I presume both sides should take the blame for the bad experience and cumbersome bureaucratic procedures people have to deal with.

The executives should understand that their salary comes from taxes paid by the business community, and giving a quality service to the business men simply means discharging their responsibilities of building their country and contributing to development.

The business community, on the other hand, needs to be informed about the business environment including new law enactments and regulations rather than simply selling goods and services and acting accordingly.

Therefore, with the endorsement of the new Commercial Registration and Business Licensing Proclamation tough tasks are ahead.

However, it is true, when doing something new or doing things differently we are not expected to be perfect.

But, we should be able to learn from past experiences and we need to be able to study the situation and assess it well, as well as make adequate preparations for change.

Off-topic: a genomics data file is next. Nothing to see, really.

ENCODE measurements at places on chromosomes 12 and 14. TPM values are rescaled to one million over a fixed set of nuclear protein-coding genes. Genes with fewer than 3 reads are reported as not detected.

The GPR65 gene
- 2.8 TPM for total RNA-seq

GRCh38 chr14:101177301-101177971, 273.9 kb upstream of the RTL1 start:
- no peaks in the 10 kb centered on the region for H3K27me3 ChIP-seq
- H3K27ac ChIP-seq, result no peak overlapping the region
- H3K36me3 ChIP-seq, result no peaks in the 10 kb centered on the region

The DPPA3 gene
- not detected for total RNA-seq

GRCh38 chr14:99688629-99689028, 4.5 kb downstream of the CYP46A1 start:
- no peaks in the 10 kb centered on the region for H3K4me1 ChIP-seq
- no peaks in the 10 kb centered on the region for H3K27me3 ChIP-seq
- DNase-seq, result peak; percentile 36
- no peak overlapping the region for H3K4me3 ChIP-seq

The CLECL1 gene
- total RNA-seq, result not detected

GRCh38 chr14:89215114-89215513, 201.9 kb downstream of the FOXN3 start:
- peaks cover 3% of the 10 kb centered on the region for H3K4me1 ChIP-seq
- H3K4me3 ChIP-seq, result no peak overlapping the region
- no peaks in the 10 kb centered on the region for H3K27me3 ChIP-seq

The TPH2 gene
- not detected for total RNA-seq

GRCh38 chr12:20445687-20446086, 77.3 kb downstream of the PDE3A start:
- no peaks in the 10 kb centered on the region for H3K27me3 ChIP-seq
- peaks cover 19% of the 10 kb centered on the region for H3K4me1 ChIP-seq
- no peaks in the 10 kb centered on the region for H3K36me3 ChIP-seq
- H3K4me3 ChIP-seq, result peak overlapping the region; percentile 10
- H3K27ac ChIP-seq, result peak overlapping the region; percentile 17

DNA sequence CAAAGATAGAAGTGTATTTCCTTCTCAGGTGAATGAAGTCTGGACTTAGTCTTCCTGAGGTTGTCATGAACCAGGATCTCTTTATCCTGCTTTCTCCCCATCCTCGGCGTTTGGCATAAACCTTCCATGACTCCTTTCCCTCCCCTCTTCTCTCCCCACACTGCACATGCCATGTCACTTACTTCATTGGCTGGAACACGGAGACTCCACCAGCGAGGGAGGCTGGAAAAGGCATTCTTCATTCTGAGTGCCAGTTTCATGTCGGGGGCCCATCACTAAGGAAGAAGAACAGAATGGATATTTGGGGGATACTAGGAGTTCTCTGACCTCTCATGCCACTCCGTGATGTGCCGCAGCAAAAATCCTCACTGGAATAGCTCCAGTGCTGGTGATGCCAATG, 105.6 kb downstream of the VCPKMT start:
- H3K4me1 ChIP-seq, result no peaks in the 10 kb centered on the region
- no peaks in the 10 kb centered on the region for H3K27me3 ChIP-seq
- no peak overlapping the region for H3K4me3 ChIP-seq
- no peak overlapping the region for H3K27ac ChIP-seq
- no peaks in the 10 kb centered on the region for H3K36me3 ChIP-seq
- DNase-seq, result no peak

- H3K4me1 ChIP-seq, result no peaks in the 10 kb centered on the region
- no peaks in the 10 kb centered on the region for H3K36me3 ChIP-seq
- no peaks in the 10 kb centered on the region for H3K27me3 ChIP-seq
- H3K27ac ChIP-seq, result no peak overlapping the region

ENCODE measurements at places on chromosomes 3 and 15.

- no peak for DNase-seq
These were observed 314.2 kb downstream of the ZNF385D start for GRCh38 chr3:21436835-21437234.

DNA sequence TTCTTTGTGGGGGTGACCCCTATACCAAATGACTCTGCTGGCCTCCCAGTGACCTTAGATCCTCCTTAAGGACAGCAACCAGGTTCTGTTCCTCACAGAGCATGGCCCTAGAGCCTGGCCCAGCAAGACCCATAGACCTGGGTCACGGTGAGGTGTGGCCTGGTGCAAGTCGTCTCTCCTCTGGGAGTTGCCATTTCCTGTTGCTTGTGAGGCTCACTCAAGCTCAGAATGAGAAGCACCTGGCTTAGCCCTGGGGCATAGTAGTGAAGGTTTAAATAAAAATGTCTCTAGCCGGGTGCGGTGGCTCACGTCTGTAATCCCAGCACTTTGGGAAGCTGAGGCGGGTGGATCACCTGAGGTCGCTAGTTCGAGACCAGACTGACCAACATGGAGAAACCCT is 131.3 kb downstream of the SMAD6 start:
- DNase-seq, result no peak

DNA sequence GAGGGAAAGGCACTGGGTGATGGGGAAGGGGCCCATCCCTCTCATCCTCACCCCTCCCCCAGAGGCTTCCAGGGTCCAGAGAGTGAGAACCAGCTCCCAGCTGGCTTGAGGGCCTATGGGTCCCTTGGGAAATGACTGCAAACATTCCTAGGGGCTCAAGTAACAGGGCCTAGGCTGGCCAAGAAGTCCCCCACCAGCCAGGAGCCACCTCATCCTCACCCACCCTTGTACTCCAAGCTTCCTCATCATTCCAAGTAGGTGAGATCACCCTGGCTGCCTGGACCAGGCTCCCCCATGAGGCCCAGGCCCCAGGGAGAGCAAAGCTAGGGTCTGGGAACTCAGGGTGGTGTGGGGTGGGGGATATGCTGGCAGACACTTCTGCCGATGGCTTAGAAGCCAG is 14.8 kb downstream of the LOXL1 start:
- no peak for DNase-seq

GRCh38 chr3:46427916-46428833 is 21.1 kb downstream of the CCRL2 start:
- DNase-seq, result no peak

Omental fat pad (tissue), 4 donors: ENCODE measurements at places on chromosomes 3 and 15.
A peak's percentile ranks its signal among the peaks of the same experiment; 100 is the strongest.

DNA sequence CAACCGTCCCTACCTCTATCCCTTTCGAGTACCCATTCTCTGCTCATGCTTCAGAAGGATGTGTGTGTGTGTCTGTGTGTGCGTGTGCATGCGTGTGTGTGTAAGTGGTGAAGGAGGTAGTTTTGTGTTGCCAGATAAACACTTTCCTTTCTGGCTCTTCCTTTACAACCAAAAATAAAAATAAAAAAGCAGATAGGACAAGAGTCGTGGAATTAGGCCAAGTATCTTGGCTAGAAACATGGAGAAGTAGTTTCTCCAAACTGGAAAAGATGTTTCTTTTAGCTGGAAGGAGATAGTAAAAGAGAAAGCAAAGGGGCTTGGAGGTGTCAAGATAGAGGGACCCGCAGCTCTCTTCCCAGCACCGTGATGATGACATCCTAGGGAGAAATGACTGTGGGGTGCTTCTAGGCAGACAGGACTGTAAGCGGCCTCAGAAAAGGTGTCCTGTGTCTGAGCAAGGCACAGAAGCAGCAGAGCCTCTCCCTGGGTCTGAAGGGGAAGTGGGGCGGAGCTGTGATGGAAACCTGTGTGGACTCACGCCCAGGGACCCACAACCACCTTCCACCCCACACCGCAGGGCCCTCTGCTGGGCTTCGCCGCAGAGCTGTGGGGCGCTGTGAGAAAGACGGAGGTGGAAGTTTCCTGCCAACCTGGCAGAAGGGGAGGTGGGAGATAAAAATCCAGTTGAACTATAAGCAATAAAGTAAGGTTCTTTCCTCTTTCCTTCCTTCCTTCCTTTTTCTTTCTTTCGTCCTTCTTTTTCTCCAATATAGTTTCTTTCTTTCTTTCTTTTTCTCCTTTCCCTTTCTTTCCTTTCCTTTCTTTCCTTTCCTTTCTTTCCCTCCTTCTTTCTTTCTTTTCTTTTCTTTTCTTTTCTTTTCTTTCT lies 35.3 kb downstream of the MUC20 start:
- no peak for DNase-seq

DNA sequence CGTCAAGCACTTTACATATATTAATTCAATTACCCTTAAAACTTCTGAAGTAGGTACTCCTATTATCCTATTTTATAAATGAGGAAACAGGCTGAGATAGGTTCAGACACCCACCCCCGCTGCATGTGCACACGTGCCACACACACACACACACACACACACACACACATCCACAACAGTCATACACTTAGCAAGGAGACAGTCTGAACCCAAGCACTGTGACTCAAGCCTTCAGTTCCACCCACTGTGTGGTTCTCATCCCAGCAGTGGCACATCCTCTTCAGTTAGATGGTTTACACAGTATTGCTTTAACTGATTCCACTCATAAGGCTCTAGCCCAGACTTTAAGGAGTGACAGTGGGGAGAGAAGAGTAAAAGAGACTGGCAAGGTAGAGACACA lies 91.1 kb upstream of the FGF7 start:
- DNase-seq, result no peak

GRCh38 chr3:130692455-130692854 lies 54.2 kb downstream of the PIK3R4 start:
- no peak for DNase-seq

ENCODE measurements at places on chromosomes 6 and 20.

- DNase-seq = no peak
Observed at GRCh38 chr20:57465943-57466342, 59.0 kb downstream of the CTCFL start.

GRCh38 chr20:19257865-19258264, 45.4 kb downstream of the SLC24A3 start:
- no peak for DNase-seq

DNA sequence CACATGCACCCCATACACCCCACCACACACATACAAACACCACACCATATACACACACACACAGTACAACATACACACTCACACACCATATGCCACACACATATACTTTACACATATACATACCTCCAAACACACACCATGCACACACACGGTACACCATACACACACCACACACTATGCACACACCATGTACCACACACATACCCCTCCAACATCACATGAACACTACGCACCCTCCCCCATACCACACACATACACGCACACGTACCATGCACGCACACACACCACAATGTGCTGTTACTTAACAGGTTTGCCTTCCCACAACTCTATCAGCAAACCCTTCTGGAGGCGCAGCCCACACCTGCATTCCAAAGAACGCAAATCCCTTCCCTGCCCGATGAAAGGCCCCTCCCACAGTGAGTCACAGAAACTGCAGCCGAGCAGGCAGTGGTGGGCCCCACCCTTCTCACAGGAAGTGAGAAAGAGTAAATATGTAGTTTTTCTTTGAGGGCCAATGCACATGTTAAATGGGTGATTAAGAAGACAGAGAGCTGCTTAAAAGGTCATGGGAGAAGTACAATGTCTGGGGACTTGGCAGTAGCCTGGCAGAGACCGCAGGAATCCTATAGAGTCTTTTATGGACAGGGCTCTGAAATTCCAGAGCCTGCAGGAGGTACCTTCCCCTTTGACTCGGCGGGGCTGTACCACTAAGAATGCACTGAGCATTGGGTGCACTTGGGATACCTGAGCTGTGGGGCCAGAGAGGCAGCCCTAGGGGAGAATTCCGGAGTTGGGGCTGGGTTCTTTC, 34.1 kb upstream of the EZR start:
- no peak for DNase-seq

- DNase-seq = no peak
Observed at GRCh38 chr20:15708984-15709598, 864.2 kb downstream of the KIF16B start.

On the company level, preparations like setting for structural adjustments, designing corporate governance policies for the holding and subsidiary companies, assigning/recruiting prospective managers and experts, developing various manuals and training module and the like could be the simple and foreseeable undertakings.

The other big and tough tasks also include negotiations with partners and shareholders who have stakes in the business entities. Of course, a major shareholder (holding more than 51 stocks) is entitled to form a holding company by law.

However, as people (even from the same family) are not expected to have similar interests when negotiating with business partners/shareholders and reaching a consensus would not be a simple task.

Company owners should also get ready for other tasks like assess the business needs of the company, determine a strategy for the overall business structures and make funding decisions. Doing asset valuation and preparing accounting records for the expected transactions to realize holding companies should also be considered.